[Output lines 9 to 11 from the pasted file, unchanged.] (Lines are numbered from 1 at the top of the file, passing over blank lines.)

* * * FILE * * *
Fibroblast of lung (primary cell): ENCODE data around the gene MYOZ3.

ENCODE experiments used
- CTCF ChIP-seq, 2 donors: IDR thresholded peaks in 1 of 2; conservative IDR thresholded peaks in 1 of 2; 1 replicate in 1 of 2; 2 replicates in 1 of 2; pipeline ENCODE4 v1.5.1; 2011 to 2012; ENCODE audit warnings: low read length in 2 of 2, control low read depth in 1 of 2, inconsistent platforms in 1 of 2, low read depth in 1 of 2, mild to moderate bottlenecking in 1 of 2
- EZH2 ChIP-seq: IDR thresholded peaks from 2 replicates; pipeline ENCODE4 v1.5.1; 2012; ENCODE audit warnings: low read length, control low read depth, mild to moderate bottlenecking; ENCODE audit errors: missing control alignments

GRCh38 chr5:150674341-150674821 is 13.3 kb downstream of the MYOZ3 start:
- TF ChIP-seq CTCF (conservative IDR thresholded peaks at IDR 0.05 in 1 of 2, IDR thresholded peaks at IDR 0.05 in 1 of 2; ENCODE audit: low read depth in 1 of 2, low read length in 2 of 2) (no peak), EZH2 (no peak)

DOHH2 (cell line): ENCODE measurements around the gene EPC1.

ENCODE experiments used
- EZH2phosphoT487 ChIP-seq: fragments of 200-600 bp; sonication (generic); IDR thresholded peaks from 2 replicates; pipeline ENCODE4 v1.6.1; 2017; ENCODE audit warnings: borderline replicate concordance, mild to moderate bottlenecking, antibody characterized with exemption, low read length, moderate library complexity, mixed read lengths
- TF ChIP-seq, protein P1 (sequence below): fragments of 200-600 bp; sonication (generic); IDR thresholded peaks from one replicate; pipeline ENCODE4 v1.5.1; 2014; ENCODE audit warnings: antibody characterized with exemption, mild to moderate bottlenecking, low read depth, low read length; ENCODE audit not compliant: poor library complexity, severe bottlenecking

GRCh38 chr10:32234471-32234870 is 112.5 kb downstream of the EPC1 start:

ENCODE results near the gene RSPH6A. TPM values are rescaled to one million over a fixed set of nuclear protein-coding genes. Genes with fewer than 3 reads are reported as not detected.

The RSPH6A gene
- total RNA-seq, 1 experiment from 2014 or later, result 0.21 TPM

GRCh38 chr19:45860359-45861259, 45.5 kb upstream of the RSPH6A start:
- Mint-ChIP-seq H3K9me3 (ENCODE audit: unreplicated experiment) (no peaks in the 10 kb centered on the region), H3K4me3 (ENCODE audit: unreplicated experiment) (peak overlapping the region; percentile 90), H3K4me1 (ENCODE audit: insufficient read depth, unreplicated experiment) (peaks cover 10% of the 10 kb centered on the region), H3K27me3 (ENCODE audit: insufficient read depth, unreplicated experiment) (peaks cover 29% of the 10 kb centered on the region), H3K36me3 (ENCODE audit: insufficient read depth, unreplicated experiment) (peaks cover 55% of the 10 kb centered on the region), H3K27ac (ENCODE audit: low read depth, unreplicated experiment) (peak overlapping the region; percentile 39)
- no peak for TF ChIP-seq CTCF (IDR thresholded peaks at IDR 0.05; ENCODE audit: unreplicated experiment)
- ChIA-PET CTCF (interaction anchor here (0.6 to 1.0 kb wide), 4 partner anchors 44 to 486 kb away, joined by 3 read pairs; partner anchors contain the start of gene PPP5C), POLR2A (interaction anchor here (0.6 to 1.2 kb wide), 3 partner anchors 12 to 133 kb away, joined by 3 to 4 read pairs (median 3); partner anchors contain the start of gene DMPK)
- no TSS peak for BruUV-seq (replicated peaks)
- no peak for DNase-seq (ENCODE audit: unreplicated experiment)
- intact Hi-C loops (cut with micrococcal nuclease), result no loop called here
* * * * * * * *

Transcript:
- EZH2phosphoT487 ChIP-seq: fragments of 200-600 bp; sonication (generic); IDR thresholded peaks from 2 replicates; pipeline ENCODE4 v1.6.1; 2017; ENCODE audit warnings: borderline replicate concordance, mild to moderate bottlenecking, antibody characterized with exemption, low read length, moderate library complexity, mixed read lengths
- TF ChIP-seq, protein P1 (sequence below): fragments of 200-600 bp; sonication (generic); IDR thresholded peaks from one replicate; pipeline ENCODE4 v1.5.1; 2014; ENCODE audit warnings: antibody characterized with exemption, mild to moderate bottlenecking, low read depth, low read length; ENCODE audit not compliant: poor library complexity, severe bottlenecking

GRCh38 chr10:32234471-32234870 is 112.5 kb downstream of the EPC1 start: